Roadway Safety Tips
Ten Safety Tips to Consider For:
Driving in Snow and Ice
- Drive slowly. Everything takes longer on snow-covered roads. Accelerating, stopping, turning- nothing happens as quickly as on dry pavement. Following by a distance of two to three seconds should be increased to eight to ten seconds.
- Brake gently to avoid skidding. If your wheels start to lock up, ease off the brake.
- Donít power up hills. Applying extra gas on snow-covered roads just starts your wheels spinning. Try using low gears to keep traction.
- Keep your gas tank at least half full. It may be necessary to change routes or turn back during a bad storm or you may be caught in a traffic delay. It also, avoids gas line freeze-up.
- Allow enough time. Trips can take longer during winter than other times of the year, especially if you encounter snow or ice conditions. Get an early start and allow plenty of time to reach your destination.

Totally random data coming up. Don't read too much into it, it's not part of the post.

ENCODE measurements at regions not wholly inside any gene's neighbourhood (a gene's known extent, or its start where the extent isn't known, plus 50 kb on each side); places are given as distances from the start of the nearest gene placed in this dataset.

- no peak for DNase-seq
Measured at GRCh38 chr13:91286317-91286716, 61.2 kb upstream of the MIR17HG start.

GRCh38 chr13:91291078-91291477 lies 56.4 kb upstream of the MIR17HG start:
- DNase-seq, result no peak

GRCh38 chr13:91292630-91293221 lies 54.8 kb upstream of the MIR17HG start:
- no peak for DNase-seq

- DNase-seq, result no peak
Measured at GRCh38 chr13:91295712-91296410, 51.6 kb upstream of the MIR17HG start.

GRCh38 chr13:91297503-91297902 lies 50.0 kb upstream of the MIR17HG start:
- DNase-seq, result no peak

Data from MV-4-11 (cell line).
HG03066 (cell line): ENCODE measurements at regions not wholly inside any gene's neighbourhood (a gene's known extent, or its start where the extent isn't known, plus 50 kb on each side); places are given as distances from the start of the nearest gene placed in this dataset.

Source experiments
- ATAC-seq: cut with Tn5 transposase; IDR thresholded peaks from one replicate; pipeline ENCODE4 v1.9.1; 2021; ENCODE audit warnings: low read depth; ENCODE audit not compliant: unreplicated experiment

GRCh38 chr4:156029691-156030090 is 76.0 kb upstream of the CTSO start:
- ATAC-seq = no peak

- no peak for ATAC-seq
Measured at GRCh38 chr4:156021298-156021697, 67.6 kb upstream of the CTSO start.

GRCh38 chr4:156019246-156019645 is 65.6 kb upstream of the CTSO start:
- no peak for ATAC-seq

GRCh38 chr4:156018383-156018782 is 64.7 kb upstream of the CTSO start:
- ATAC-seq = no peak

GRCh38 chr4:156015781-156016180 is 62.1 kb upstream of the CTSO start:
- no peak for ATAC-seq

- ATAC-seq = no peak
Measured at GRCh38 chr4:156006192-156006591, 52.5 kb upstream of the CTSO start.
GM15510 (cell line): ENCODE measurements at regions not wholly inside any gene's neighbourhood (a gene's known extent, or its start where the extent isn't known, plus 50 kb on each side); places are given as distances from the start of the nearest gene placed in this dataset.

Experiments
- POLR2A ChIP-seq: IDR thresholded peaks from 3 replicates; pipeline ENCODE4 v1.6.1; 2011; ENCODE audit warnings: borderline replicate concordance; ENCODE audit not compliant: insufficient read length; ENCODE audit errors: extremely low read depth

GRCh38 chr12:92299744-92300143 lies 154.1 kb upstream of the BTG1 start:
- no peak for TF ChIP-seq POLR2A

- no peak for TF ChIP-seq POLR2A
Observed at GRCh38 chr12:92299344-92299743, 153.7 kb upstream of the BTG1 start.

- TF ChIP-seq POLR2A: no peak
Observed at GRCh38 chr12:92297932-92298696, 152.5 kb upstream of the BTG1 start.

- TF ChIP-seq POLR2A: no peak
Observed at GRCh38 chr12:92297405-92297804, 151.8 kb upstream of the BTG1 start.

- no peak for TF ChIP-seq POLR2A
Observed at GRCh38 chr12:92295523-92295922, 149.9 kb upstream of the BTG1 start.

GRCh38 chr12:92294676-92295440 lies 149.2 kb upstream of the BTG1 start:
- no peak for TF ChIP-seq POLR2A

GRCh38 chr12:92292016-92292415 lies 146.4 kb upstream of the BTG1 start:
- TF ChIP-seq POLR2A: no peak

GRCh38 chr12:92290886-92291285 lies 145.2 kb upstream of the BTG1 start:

- Make certain your tires are properly inflated and never mix radial tires with other tire types.
- Do not use cruise control when driving on any slippery surface (wet, ice, sand).
- If you become snow-bound, stay with your vehicle. It provides temporary shelter and makes it easier for rescuers to locate you.
- Donít pass snow plows and sanding trucks. The drivers have limited visibility and your are likely to find the road in front of them worse than the road behind.
- Be especially careful on bridges, overpasses and infrequently traveled roads, which will freeze first. Even at temperatures above freezing, if the conditions are wet, you might encounter ice in shady areas or on exposed roadways like bridges.